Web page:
As Gazans Return to Destroyed Homes, Israeli Ministers Push Resettlement

Loay Ayyoub for The Washington Post
The Egyptian Red Crescent prepares a large number of tents for displaced Palestinians in the area separating Khanios and Rafah in the western Gaza Strip on Saturday.

JERUSALEM – Tariq’s neighborhood in Gaza’s Jabalya Camp was rapidly becoming a war zone when he and his family of eight fled Israeli bombing in November. When he returned home Sunday – after weeks spent scrounging for food, on the run from artillery and firefights – it was unrecognizable.

“What remained was half a house,” he told The Washington Post on Wednesday. “Ruins we could live on.”

Tariq, who spoke on the condition that he be identified only by his first name out of concern for his safety, was among the first displaced residents to venture back to homes in Gaza this week after a partial withdrawal of Israeli troops from the north. They encountered destroyed buildings, ravaged roads, piles of rubble – some with decaying corpses still uncollected – and huge uncertainty about their future.

Amid the gradual downshift from full-scale war in some parts of Gaza, the fate of the enclave and its 2.1 million inhabitants remains far from clear. As some residents trickle back to their ruined neighborhoods, prominent politicians in Israel have questioned whether they should go home at all.

Controversial proposals from some Israeli officials to evacuate Gazans to camps in Egypt or other countries are causing rifts with Washington, Europe and the United Nations, and have been included in a case filed against Israel at the International Court of Justice alleging “genocide” in Gaza. Far-right members of the governing coalition have proposed sending displaced Palestinians to Saudi Arabia, Jordan, the European Union or Chile.

The Post reported in December that Prime Minister Benjamin Netanyahu had urged President Biden and other U.S. officials to pressure Egypt to open its border with Gaza and accept Palestinian refugees. A report in Israeli media last week said Netanyahu was in discussions with the Democratic Republic of Congo to receive “voluntary migration” from Gaza.

Netanyahu’s office and the Israeli Foreign Ministry declined to comment. The Congolese government did not respond to requests for comment.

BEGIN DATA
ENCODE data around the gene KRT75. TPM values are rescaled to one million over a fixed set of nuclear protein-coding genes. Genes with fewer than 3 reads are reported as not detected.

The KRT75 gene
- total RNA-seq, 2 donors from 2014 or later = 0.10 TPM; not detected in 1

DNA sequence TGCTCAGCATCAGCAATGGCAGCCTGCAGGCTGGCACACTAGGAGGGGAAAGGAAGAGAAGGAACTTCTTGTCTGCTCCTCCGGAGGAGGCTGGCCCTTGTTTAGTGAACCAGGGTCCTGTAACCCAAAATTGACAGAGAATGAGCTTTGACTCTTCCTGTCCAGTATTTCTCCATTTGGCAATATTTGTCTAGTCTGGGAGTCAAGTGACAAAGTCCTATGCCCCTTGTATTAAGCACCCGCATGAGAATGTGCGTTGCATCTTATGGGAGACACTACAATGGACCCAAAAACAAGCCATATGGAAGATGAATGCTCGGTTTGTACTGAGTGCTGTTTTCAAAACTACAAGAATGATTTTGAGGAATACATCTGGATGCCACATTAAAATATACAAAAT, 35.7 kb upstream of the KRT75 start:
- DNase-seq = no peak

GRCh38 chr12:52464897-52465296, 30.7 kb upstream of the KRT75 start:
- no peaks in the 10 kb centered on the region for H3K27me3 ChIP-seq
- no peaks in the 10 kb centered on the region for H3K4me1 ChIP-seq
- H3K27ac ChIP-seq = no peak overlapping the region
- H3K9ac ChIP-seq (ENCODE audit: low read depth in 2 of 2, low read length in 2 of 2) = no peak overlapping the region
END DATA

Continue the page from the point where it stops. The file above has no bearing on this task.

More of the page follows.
Critics say such proposals could amount to the ethnic cleansing of the Palestinian enclave.

“Forced displacements are strictly prohibited as a grave violation of [international humanitarian law] & words matter,” Josep Borrell, the European Union’s top diplomat, wrote Wednesday on X, formerly Twitter, in response to calls by Israeli Finance Minister Bezalel Smotrich and National Security Minister Itamar Ben Gvir for Palestinians to leave Gaza.

“What needs to be done in the Gaza Strip is to encourage emigration,” Smotrich said in an interview Sunday with Israeli Army Radio. “If there are 100,000 or 200,000 Arabs in Gaza and not 2 million Arabs, the entire discussion on the day after will be totally different.”

Ben Gvir echoed that call Tuesday, posting on X, that “the migration of hundreds of thousands from Gaza will allow the residents of the enclave to return home and live in security and protect [Israel Defense Forces] soldiers.”

U.S. officials say they have been reassured that the proposals do not represent official Israeli policy. But the State Department on Tuesday issued a rebuke to Smotrich and Ben Gvir: “This rhetoric is inflammatory and irresponsible,” spokesman Matthew Miller said in a statement. “We have been clear, consistent, and unequivocal that Gaza is Palestinian land and will remain Palestinian land.”

In private, Israeli officials say the proposals stem from the political imperatives of Netanyahu’s coalition and his dependence on far-right parties to maintain power.